The gal­lery will be closed from Satur­day, August 6th through Monday, August 22nd


Defiance in front of divinity is so delec­table it requires a cer­tain fierce intel­ligence, at least as a star­ter, if not as the main dish.

 

For the West, it was Prometheus who stole fire from Zeus and gave it to the mortals, and whose punish­ment was to be chained to a moun­tain, which happened to be in the Caucasus, his liver being eter­nally torn out by the beak of an eagle.

 

For the Ossetians, it was Amiran who got into a rock-​throwing match with Jesus. After an enor­mous boul­der hurled past Jesus and lodged itself deep into a mountain, Jesus chal­len­ged Amiran to unearth the rock. Amiran did not succeed, and as punish­ment was chained to the peak of Mt. Kazbek. Amiran was a repeat offender, to use the legal lingo of his foe’s fol­lowers: the son of a sor­cerer, he singled out Christians for punish­ment. To this day, it is said that his despair and struggle to break free of his chains is what causes the avalan­ches and earthquakes in the greater region.

 

Finally, for the Abkhaz, it’s Abriskil, who is a paradigm of com­plexity. An ancient hero, Abriskil killed all men with blue eyes (if ever there were reverse racism, this was it), and yet primarily spent his time com­bating evil for his people. He too competed with a higher being, this time the Supreme God Ant­svah, claiming to be able to accom­plish all that He could, such as rid­ding the earth of weeds harmful to the harvest. The apostles had a tough time cat­ching him though, as he jumped between moun­tain­side and seaside with his large blud­geon in hand. They even­tually came up with a scheme: spread cow-​skins where he would land so that he would slip. Chained to a deep cave for his arrogance, Abriskil warns passersby:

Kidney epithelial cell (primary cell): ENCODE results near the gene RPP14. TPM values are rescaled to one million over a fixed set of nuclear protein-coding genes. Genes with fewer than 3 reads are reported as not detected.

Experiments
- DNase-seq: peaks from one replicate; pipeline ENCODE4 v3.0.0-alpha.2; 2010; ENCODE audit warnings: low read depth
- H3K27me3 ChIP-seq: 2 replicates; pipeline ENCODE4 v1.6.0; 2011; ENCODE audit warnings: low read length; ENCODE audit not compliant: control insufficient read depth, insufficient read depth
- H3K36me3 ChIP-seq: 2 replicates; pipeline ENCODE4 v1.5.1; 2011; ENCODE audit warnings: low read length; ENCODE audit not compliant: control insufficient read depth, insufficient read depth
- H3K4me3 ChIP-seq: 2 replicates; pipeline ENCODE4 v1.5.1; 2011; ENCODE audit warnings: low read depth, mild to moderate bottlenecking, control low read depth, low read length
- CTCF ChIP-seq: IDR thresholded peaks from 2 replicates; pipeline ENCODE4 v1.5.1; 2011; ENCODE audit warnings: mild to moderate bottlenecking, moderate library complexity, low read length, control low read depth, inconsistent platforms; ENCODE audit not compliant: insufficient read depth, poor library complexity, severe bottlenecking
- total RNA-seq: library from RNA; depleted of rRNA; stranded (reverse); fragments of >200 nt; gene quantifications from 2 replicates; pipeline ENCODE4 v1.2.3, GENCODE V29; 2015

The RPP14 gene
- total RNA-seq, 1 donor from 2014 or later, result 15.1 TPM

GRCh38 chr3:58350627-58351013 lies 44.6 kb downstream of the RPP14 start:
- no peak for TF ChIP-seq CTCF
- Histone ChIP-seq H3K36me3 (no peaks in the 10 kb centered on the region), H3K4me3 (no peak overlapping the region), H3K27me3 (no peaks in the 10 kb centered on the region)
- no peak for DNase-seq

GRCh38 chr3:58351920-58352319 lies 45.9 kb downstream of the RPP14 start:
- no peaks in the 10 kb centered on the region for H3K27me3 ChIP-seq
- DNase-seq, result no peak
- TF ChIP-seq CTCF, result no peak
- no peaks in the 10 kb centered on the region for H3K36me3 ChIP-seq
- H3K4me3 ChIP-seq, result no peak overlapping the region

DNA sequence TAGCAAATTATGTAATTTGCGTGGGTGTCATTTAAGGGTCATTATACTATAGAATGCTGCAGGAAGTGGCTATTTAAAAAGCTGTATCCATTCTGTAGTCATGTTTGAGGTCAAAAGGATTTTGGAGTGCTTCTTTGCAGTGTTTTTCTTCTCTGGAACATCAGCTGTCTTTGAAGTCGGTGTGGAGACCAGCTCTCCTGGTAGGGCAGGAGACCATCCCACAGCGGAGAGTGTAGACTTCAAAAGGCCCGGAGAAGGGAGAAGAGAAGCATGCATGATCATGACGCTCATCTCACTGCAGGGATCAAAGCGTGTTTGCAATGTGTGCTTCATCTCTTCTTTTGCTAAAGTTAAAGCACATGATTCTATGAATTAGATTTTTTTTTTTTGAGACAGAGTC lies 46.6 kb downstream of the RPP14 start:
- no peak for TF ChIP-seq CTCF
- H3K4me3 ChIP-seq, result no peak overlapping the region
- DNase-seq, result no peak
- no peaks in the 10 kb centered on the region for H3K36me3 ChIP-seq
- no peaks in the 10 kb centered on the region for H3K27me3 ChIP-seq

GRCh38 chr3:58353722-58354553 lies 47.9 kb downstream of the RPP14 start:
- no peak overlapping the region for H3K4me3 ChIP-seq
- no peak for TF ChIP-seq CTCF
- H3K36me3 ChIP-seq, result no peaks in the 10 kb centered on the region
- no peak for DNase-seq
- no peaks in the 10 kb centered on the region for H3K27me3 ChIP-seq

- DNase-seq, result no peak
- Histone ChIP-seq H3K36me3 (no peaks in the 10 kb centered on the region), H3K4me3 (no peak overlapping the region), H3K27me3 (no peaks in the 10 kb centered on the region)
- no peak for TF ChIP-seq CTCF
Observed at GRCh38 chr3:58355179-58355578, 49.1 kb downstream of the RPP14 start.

Get out! But before you leave, tell me one thing: are the evil still oppres­sing the weak? Are ferns, black­berry bushes and weed still plaguing the earth?

 

Dear Abriskil,

It pains us to answer in the affirmative: the weeds, black­berry bushes and many many more evils still plague us and the Earth. The situation has become sligh­tly more com­plicated as it seems we con­stitute one of those very evils our­selves. On the brigh­ter side, though, we do now seem to have the means to break through those chains of yours.

Yours,
Slavs and Tatars 


The Letter for Prometheus

2009, ink on letterhead, 66 x 51 cm, ed. of 3 + 1 A.P.